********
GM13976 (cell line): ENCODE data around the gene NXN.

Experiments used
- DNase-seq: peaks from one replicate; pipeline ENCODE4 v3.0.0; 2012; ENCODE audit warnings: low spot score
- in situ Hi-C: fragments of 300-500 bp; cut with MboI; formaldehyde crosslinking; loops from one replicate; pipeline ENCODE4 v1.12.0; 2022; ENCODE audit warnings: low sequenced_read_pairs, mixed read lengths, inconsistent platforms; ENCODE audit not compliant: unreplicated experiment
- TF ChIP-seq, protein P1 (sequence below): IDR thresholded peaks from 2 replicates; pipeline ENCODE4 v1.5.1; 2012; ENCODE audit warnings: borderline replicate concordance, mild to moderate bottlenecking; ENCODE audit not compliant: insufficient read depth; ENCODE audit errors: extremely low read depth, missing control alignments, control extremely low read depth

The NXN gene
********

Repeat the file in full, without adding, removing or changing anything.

GM13976 (cell line): ENCODE data around the gene NXN.

Experiments used
- DNase-seq: peaks from one replicate; pipeline ENCODE4 v3.0.0; 2012; ENCODE audit warnings: low spot score
- in situ Hi-C: fragments of 300-500 bp; cut with MboI; formaldehyde crosslinking; loops from one replicate; pipeline ENCODE4 v1.12.0; 2022; ENCODE audit warnings: low sequenced_read_pairs, mixed read lengths, inconsistent platforms; ENCODE audit not compliant: unreplicated experiment
- TF ChIP-seq, protein P1 (sequence below): IDR thresholded peaks from 2 replicates; pipeline ENCODE4 v1.5.1; 2012; ENCODE audit warnings: borderline replicate concordance, mild to moderate bottlenecking; ENCODE audit not compliant: insufficient read depth; ENCODE audit errors: extremely low read depth, missing control alignments, control extremely low read depth

The NXN gene